Association between dietary phytochemical index and 3-year changes in weight, waist circumference and body adiposity index in adults: Tehran Lipid and Glucose study
1 Department of Clinical Nutrition and Dietetics, Faculty of Nutrition Sciences and Food Technology, National Nutrition and Food Technology Research Institute, Shahid Beheshti University of Medical Sciences, Tehran, Iran
2 Obesity Research Center, Research Institute for Endocrine Sciences, Shahid Beheshti University of Medical Sciences, Tehran, Iran
3 Endocrine Research Center, Research Institute for Endocrine Sciences, Shahid Beheshti University of Medical Sciences, Tehran, Iran
Nutrition & Metabolism 2012, 9:108 doi:10.1186/1743-7075-9-108Published: 3 December 2012
High intakes of phytochemical-rich foods have favorable effects on the prevention of chronic diseases. In this study we assessed the dietary phytochemical index (PI) in relation to 3-year change in weight, waist circumference (WC), body adiposity index (BAI) among Tehranian adults.
This longitudinal study was conducted in the framework of Tehran Lipid and Glucose Study, between 2006–2008 and 2009–2011, on 1938 adults, aged 19–70 y. The usual intake of participants was measured at baseline using a validated semi-quantitative food frequency questionnaire and dietary PI was calculated. Anthropometric measures were assessed both at baseline and 3 years later. Multiple regression models were used to estimate mean difference changes in anthropometrics associated with various dietary PI.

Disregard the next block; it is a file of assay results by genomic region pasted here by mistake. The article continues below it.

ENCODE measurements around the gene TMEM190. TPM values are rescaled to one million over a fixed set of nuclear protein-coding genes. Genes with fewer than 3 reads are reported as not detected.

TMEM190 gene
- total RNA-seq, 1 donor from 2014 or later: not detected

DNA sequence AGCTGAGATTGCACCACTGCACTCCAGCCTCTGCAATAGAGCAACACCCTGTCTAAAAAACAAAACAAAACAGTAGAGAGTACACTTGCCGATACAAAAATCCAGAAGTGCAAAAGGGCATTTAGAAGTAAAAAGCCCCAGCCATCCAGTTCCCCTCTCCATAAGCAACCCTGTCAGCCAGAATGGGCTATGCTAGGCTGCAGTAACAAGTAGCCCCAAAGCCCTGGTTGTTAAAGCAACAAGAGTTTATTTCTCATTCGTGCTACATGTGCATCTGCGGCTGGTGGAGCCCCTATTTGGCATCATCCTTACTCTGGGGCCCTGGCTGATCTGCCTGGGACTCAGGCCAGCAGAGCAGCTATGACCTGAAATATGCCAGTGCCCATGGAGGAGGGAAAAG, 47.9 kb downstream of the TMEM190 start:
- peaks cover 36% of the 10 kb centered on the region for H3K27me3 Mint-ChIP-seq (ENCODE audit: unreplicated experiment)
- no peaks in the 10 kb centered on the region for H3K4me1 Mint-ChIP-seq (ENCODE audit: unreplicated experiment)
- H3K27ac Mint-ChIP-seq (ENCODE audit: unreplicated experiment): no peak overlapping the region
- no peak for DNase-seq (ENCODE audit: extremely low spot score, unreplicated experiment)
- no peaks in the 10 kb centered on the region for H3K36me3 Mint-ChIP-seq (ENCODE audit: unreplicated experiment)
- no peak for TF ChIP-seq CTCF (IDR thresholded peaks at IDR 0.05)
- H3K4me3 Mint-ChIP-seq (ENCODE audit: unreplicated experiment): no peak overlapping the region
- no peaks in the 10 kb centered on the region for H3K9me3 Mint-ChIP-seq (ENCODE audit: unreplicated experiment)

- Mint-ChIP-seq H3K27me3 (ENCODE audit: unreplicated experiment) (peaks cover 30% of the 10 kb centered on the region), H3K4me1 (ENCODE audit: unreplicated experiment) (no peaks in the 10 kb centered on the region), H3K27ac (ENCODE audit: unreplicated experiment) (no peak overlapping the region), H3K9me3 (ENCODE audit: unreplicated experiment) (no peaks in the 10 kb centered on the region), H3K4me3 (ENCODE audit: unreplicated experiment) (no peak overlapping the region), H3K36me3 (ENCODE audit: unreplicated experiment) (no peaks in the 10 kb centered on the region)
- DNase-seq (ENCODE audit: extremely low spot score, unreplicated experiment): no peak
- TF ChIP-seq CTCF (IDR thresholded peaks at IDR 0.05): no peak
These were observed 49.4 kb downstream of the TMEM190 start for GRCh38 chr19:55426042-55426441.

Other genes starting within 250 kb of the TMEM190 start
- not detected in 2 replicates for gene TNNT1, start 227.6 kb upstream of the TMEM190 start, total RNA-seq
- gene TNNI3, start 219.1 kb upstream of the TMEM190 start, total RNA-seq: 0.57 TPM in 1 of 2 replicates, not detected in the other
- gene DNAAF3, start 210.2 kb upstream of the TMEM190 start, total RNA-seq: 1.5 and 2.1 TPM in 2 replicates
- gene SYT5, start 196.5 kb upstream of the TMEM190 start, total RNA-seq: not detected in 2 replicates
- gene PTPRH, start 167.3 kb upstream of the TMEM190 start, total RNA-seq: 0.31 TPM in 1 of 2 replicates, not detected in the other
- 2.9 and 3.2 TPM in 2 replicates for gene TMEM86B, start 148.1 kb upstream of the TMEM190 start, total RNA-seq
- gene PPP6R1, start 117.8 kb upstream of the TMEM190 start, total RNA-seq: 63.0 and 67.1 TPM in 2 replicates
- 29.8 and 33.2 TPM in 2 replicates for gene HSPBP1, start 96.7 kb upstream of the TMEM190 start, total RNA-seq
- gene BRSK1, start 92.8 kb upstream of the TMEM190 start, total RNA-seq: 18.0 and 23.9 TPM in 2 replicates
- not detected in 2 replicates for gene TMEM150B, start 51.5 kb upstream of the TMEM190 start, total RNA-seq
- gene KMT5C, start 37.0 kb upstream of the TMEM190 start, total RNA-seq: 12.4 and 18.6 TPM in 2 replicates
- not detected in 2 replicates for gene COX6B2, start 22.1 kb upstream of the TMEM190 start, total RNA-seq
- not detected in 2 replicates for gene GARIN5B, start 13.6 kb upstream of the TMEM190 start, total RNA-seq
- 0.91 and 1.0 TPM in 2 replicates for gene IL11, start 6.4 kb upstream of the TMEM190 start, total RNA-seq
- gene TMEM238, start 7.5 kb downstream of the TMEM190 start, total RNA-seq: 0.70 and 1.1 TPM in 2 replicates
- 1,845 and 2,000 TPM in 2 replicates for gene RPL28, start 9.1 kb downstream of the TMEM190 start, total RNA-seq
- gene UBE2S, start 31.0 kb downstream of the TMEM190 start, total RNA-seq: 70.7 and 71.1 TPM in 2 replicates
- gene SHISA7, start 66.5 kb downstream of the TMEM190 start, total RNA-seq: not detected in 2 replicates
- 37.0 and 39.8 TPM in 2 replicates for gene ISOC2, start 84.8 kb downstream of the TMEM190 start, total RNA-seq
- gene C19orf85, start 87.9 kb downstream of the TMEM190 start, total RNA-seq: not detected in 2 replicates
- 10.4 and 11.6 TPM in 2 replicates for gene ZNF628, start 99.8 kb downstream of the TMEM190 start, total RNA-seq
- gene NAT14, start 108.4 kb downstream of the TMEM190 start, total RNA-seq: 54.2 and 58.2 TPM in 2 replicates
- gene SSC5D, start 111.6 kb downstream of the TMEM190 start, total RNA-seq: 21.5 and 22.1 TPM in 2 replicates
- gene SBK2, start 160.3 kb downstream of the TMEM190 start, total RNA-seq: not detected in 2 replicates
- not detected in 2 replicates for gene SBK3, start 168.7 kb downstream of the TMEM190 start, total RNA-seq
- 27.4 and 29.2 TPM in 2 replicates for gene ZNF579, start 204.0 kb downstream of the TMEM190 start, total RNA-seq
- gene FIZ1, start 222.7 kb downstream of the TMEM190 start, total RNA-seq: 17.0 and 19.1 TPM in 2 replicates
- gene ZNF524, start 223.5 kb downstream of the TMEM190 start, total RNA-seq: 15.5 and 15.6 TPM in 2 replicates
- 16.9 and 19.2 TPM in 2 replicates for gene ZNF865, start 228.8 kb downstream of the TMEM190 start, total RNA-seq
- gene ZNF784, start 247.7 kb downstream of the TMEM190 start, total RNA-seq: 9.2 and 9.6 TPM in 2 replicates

The mean age of participants was 40.4 ± 13.0 y, at baseline, respectively. Mean weight gain was 1.49 ± 5.06 kg (1.65 ± 5.3 kg in men and 1.34 ± 4.9 kg in women) during 3-year period. After adjustment for potential confounding variables including age at baseline, sex, BMI, educational levels, smoking, physical activity, total energy intake, dietary intake of carbohydrate, fat and protein, dietary intakes of whole grains in the highest quartile category of PI were inversely associated with 3-year changes in weight and WC (P for trend <0.05). Dietary intake of fruits in the highest quartile was also associated with lower weight gain during the study period (P for trend <0.05). There was significant inverse association between the highest quartile category of dietary PI with the 3-year changes in weight and BAI (P for trend <0.05).
Higher dietary PI could have favorable effects on prevention of weight gain and reduction of body adiposity in adults.